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Pahrump Mirror
Pahrump, Nevada
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January 23, 1997     Pahrump Mirror
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January 23, 1997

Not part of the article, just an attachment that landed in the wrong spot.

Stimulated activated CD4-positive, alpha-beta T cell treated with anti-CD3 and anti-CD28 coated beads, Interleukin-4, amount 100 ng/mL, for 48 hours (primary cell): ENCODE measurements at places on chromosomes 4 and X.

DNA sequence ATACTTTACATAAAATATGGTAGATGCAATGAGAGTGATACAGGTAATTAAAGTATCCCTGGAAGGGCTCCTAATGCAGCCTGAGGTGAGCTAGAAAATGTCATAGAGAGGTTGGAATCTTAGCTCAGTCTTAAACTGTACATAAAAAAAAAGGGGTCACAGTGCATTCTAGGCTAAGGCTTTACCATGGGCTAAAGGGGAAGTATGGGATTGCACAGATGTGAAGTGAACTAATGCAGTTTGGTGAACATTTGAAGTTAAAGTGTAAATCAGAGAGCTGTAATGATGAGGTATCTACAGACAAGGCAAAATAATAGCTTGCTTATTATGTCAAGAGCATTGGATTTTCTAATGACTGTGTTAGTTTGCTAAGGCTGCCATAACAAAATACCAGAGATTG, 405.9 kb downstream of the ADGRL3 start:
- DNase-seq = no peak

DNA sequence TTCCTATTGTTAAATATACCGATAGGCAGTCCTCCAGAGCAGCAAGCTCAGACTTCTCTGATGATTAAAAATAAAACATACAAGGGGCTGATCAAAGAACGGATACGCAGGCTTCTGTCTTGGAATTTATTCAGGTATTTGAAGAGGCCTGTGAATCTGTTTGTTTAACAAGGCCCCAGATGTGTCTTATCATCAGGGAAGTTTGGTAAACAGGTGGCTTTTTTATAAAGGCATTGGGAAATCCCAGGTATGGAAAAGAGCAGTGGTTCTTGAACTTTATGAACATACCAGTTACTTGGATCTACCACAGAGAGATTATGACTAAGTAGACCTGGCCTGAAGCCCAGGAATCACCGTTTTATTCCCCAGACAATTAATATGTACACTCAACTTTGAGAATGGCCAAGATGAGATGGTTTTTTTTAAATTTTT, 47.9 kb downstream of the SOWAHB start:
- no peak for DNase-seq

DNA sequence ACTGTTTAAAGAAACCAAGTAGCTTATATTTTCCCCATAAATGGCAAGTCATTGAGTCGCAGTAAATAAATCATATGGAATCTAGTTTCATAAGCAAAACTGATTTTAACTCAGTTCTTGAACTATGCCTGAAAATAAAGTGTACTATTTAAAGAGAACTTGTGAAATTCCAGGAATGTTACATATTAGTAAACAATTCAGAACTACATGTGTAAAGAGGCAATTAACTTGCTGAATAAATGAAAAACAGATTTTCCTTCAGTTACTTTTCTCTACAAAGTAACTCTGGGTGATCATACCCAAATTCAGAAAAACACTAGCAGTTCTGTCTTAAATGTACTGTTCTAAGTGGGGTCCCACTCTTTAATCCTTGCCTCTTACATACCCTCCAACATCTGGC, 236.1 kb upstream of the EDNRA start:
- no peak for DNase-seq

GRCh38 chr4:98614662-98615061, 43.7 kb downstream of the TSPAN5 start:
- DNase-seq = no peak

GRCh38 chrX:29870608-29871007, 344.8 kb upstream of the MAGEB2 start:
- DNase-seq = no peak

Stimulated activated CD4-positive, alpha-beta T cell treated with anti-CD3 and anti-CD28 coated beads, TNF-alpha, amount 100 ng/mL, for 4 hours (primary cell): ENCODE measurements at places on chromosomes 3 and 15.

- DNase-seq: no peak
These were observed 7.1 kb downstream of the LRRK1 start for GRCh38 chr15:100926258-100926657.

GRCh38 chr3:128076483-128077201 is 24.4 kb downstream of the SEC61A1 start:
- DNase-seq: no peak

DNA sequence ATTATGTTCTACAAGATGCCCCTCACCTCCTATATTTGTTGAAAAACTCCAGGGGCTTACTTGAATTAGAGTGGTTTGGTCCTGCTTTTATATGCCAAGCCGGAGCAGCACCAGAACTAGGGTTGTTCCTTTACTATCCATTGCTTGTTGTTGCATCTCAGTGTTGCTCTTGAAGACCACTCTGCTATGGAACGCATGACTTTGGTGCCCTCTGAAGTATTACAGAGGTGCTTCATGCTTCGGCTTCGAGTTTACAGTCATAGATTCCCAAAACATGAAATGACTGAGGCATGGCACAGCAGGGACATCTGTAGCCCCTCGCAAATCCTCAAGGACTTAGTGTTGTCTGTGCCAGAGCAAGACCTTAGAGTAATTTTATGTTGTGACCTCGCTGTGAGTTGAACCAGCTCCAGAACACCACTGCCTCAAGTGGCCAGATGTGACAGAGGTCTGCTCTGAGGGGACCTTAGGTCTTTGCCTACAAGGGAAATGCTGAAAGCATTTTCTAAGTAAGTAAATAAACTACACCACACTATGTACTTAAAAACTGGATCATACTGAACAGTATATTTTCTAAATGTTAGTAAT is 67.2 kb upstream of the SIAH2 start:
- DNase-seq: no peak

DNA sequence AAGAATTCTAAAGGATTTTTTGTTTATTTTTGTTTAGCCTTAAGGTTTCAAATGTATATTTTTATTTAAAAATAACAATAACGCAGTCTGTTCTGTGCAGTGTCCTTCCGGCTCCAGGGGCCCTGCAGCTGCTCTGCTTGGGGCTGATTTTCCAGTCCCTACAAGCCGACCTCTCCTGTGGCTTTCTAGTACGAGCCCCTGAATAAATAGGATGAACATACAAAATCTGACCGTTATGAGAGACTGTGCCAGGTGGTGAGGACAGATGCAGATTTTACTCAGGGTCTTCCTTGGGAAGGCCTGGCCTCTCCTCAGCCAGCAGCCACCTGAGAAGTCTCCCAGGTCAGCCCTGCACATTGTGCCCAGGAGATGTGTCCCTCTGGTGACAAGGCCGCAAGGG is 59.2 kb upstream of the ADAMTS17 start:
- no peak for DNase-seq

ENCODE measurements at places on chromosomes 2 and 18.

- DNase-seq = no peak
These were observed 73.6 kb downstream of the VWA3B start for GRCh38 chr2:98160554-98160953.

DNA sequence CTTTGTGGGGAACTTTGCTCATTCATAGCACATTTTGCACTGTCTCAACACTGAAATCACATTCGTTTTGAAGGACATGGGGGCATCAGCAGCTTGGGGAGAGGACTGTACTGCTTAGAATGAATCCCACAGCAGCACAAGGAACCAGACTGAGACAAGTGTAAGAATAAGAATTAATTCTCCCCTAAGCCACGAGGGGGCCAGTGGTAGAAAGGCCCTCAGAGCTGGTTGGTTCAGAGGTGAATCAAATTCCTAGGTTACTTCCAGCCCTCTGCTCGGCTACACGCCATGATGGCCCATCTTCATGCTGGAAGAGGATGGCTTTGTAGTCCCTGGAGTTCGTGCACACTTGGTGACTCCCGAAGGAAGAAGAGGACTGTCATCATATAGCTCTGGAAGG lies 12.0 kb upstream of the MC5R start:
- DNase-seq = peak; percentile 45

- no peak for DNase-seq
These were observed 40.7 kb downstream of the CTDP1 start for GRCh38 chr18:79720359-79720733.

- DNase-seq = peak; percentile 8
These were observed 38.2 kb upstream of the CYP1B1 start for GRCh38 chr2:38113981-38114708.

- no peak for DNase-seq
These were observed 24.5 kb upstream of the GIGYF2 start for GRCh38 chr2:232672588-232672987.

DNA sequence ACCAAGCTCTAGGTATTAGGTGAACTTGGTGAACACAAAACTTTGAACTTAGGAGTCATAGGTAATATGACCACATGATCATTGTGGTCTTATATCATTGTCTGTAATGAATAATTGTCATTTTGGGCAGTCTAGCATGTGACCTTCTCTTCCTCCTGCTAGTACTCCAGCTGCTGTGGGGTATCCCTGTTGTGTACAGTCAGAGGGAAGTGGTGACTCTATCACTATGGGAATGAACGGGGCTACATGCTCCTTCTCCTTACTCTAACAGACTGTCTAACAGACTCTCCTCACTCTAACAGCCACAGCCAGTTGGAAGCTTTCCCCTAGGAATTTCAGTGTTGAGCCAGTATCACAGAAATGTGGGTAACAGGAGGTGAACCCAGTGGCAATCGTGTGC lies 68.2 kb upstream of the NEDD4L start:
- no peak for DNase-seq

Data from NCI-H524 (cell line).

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Pahrump Valley Gazette, Thursday, January 23, 1997 15 I i/- Seeking solutions to social problems is a life time pursuit for Claudia Knight, Case Manager for the Pahrump Family Resource Center. She is aware of the myriad social problems. From personal experience, Knight knows there are solutions. She knows the solutions start with the per- son. Until recently, Knight's primary focus has been on high school students. She wants young people to have the tools they need to become productive citizens. A teacher for over 30 years, Knight has been dedicated to giving her students a foundation to build on. For 12 years she was the department head for Business/Vocational Education at a high school in Mr. Clemens, Michigan near Detroit. At Mt. Clemens, Knight was part of Michigan's excel- lent Technical Preparation Program. She is sharing her expertise in this area as a member of the Steering Commit- tee for the Southern Nevada School to Work Program. One of her goals is to become more involved with School to Work. "The sooner young people start thinking about goals the better," the educator says. "Young people in Pahrump must start thinking globally." She says they need to be aware of the opportunities that exist outside Pahrump, beyond Nevada and past the boundaries of the United States. Knight' s mother thought beyond the boundaries of her Mississippi home. When Knight was five years old, her parents moved the family to Memphis, Tennessee to seek better employment opportunities. Knight's mother was soon on her own with three daughters to raise. With only a seventh grade education, the woman determined to raise her children without welfare. She did. She taught her children the value of education and all three became career women. One graduated from business school and two became school teachers. In time Knight's mother moved to Chicago. Knight remained in Memphis to attend the Methodist College. In college, Knight was involved in social issues. "I saw the need," she says, "and, I wanted to be involved in the social solution." When Dr. Martin Luther King marched in Mem- phis, Knight marched with him. She received her Bachelor's degree before joining her family in Chicago. She taught there for six years before she moved to Michigan where she taught for another 25 years. During those years, she raised her daughter facing the challenges of single parenthood after a divorce. Although busy, Knight managed to find time to be an active volun- teer for the Girl Scouts, Y-Teens and the Y.W.C.A. Knight was a student as well as a teacher. She contin- ued her own education earning a Master's Degree in Education. More recently she received her Specialist De- gree in School Administration. She is only a dissertation away from a Doctorate Degree. The move to Pahrump, with husband Reggie in July 1995, opened new vistas. The wide open spaces and the friendly people the west is noted for both appeal to Knight. Living in a small town has taken some adjustment, but she likes it. Las Vegas is close enough to fill the need for urban cultural and commercial activities. No need to miss friends in Michigan. They come to Pahrump and Las Vegas. Knight laughs when she says, "Life in Pahrump is so busy. We have a lot of company especially this time of year." Once settled into her new home, Knight sought a place in the community where she could use her education, talent and experience to continue on her life path of helping young people prepare for a productive, fulfilling future. Knight was not discouraged when she didn't find a niche tO fill in the Nye County School system. She agreed to teach computer classes in Pahrump for the Community College of Southern Nevada. She will continue teaching weekend and evening classes when the new semester begins February 5th. Last summer she responded to an ad for Case Manager for the new, grant funded, Pahrump Family Resource Center. Knight was hired by PFRC as Assistant Program Director. She started the part-time position in September. She filled her schedule by accepting a second part-time position, Director of Kids Klub, a latch key program that provides after school supervision and activities for chil- dren of working parents. Her volunteer position with the School to Work Pro- gram provided an opportunity to continue helping young people find direction and prepare for their tomorrows. Her new positions put her in touch with a broader spectrum of the community. In November, Knight became the Case Manager for PFRC when Christine Hill accepted a position as coordina- tor of the new Even Start Program. Mrs. Keating took over directorship of Kids Klub and Pat Lyle joined PFRC as Assistant Project Director. PFRC is a referral agency to help people in the com- munity access services they need. Services may be avail- able in Pahrump or Las Vegas. Where services are not available, the agency tries to provide them. The latch key program is an example where PFRC decided to provide a much needed service. Reaching out to adults who need assistance to find work, on Friday, February 7, the agency will be conducting FREE job searc h training/assistance to all eligible citizens of the area through the Displaced Homemaker/Dislocated Worker Program. For more information about the program to be held at the Bob Ruud Community Center contact Knight at 727-3885. Another area where PFRC will be directly involved is developing programs to help prevent teen pregnancy. On February 12 at 7 p.m., in cooperation with County Health Services, the agency is presenting a program on teen pregnancy at the Community Center. Knight believes this is a program that the entire community needs to be in- volved with, and she hopes all interested people will attend the program. The problems created by teen pregnancy are so great, Knight wants to form a group of concerned citi- zens to volunteer as "Citi- zens Against Teen Preg- nancy." People who are willing to help can contact her at the center. "Teen pregnancy causes such enormous prob- lems for young people and limits so many opportuni- ties. ! just want to make signs and hang them all over begging teens to GIVE YOURSELF A CHANCE," says Knight. Other programs Knight oversees, under the "guid- ing-light" of the Neighbor- hood Council, are Adult Lit- eracy, Help Seniors, English as a Second Language, Job Readiness, Parents Support Group, Peer to Peer Mentoring and Cross-Gen- erational Mentoring. Volunteers are the life PAHRUMP DERMATOLOGY Q. Can melanoma be treated? A. Yes, it can be treated. In the early stages, melanoma is completely curable. For advanced melanoma, treatment must be individualized. The best weapon against melanoma is early detection ,,,.c,.,mm. and prompt removal by your board-certified Diplomate American Board o De,atoogy dermatologist. Board Certified in Dermatology Jeffrey Ross Gunter, M.D. 1330 $. Highway 160, Suite 12 727-0146 Major Insurances Accepted Medic.am Aignment  Courtmy Insurance Billing blood of PFRC. All types of skills are needed with the only real requirement being a caring heart and a willing attitude. Someone to be in the office and answer the phones one or two days a week would be terrific. People are also needed to tutor students in the latch key program, to help adults learn to read and to assist people who don't speak English learn the language. Others are needed as companions for elderly people. Sometimes, just having someone sit and visit with them for a couple of hours a week can make a big difference in a person's life. People who are willing to do errands or take someone to the grocery store also perform a much needed service. Willing helpers are urged to call Knight at 727-3885. Knight enjoys working with all facets of the commu- nity, but guiding and assisting young people will always be near to her heart. She says, "The community is responsible to the young people who live among us. We should be as concerned as we are critical and celebrate their oodness." Pahrump's Largest Selection with the Best Prices Impressions Window Coverings --- Quality -.. Service -- - Experience - Low Prices - Call for your FREE Estimate TODAY 727-1966 GID g z Or See Our Showroom ~ 921 S. Hwy 160 Wheeler Springs Plaza 9:30 - 6:00pro Mon. - Sat. Thurs. 9:30 - 8:00 00o00 f Allyou need to do is purchase a Dinette, Sofa, Love, Sectional, Recliner, | or otherpurchase of $300 or more at | our Wheeler S.prngs location ,11111 || (Stop by "7/,m qa of Home [ Furnishings andget in on their FREE LUNCH at the Winery! 00o00 I I f Pl, a,,h.00y00hi, Ion January 31' 1997. 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